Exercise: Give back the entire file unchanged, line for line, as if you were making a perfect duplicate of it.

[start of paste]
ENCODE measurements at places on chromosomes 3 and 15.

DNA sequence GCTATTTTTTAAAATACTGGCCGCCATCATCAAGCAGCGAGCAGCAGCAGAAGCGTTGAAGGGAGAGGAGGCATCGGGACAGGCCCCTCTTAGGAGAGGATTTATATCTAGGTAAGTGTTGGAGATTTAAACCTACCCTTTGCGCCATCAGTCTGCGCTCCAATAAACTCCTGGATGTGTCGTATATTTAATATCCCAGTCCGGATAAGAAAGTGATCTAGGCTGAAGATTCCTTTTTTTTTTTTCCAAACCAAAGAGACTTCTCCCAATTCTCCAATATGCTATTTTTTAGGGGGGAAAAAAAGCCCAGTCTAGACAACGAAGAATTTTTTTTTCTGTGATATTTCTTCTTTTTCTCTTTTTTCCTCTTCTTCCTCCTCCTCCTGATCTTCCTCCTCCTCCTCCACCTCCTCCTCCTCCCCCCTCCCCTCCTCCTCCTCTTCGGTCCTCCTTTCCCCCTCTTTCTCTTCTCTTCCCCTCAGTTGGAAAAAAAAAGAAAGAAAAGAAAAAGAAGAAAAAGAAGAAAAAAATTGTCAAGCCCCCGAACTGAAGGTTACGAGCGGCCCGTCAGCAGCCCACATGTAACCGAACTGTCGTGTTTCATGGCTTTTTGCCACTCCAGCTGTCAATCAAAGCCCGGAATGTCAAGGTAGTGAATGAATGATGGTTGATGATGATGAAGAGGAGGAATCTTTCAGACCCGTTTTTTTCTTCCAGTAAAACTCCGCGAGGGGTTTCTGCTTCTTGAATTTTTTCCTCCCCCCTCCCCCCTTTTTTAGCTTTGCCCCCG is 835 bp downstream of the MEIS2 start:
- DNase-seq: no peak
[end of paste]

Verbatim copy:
ENCODE measurements at places on chromosomes 3 and 15.

DNA sequence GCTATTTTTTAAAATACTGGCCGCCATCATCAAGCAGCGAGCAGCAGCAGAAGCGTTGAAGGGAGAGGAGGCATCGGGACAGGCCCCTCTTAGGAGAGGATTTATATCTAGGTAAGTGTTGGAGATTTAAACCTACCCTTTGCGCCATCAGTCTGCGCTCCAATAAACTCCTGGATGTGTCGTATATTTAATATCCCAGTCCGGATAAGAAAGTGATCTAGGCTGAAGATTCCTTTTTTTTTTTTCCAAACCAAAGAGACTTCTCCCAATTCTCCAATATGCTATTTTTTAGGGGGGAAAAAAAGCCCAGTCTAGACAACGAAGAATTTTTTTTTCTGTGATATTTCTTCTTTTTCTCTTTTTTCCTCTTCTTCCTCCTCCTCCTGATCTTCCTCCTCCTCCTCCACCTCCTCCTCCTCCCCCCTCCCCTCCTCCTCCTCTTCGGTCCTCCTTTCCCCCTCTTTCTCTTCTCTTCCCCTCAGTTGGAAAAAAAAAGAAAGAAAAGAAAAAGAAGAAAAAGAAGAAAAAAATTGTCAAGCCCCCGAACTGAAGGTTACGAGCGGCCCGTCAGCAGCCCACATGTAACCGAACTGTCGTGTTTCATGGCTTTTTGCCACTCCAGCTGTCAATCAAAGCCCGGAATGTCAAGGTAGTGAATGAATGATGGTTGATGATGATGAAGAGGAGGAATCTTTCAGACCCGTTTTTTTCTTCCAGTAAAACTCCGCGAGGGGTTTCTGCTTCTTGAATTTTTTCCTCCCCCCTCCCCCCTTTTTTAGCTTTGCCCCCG is 835 bp downstream of the MEIS2 start:
- DNase-seq: no peak